Welcome note


Our ninth Hellensmusic brings a post-pandemic Renaissance, I believe,  but our essence remains the same: to bring you the dynamics  of world music old and new. Our soloists, great international artists, and exciting new talents working, learning, teaching together with an exceptional bunch of students from the Academies and Conservatoires across many borders!

Thank you Maya and Máté, Alice, Agnes, Olga, and Christian, Matthew, Julien, for this magic music-making, not forgetting all the team at Hellens who make it possible!

Hellensmusic will open this year on Wednesday May 11th with Christian Blackshaw, our Founder/Patron, playing an exciting new programme. The first half features two starkly contrasting sets of variations, the Haydn and the Beethoven. These flank six short minimalist pieces by the contemporary composer Howard Skempton, and the intimate character pieces of Tchaikovsky’s The Seasons

On Thursday we have the first of our chamber ensemble concerts –   from three composers:  work of the quintessentially English composer Herbert Howell, with its vocal and mystical quality; Shostakovich’s final work – dark, serene, atmospheric to the core, and Dvorak’s highly charged Second Piano Quintet, with its captivating emotional range.

On Friday, with Julien Quentin replacing Christian Blackshaw, we have Fanny Mendelsohn’s unjustly neglected only String Quartet – lyrical, soulful, vibrant, followed by Mozart’s sublime Clarinet Quintet, and finishing with Brahms’ passionate C minor Piano Quartet, completed twenty years after it was begun.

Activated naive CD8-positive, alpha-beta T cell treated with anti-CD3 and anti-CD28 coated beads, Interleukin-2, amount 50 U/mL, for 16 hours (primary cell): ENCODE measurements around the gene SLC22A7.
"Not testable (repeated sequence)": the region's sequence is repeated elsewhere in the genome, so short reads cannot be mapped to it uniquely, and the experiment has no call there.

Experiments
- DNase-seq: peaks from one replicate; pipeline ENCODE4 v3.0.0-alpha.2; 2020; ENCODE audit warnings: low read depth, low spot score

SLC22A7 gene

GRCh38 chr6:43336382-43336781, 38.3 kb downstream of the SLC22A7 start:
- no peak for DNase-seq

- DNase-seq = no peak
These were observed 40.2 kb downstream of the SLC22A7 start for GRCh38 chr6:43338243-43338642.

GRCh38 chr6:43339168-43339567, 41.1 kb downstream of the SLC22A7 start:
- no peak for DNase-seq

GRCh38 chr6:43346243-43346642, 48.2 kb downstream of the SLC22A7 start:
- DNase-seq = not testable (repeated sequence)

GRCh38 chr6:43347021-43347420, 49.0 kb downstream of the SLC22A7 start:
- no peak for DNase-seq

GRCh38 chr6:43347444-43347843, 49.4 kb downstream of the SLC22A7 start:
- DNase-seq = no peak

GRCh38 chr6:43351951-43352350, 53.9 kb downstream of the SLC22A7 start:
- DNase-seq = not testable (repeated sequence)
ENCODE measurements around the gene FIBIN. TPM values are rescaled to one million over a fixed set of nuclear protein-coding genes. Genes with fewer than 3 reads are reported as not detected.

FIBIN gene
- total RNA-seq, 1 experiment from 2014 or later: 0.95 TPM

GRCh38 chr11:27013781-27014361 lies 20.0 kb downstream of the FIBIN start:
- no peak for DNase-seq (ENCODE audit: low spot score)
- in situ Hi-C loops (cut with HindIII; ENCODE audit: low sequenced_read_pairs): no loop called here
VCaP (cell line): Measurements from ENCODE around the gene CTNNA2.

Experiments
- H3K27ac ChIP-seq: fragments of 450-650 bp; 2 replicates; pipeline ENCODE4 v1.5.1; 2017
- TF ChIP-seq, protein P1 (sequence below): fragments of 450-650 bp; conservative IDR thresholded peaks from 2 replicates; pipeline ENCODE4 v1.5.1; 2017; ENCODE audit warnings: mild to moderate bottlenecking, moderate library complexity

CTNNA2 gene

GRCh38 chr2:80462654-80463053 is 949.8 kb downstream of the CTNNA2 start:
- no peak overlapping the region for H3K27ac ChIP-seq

Thereafter all sensible souls will take to the Walwyn Alms from 9.30 on, for a gala gig to boggle the senses:  from Astor Piazzola, king of Tango, music from the twenties, thirties, from classic rock to  alternative pop, Works by Berlin to Amy Winehouse, The Verve! With Julien Q on piano, Máté S on viola/fiddle, and Matt Hunt on clarinet.

On Saturday you’re in for a Hungarian Extravanganza – Dohnányi, Bartok, Kodály, – compositions steeped in folk music – sonorous harmonies, heartfelt melodies, delicious rhythms.  The Ensemble  blending old and new in a  colourful, multifaceted programme to rocket the spirit.

And then on Sunday – last but by no means least – you will, I hope, want to join us for two concerts with the musicians of the future! Playing with their Maestros our students will perform both chamber and solo repertoire. This is one of my favourite moments in the year, and one where I feel that even a fellah of my antiquity can be inspired, surprised, and taught!


Adam Munthe
Festival Chairman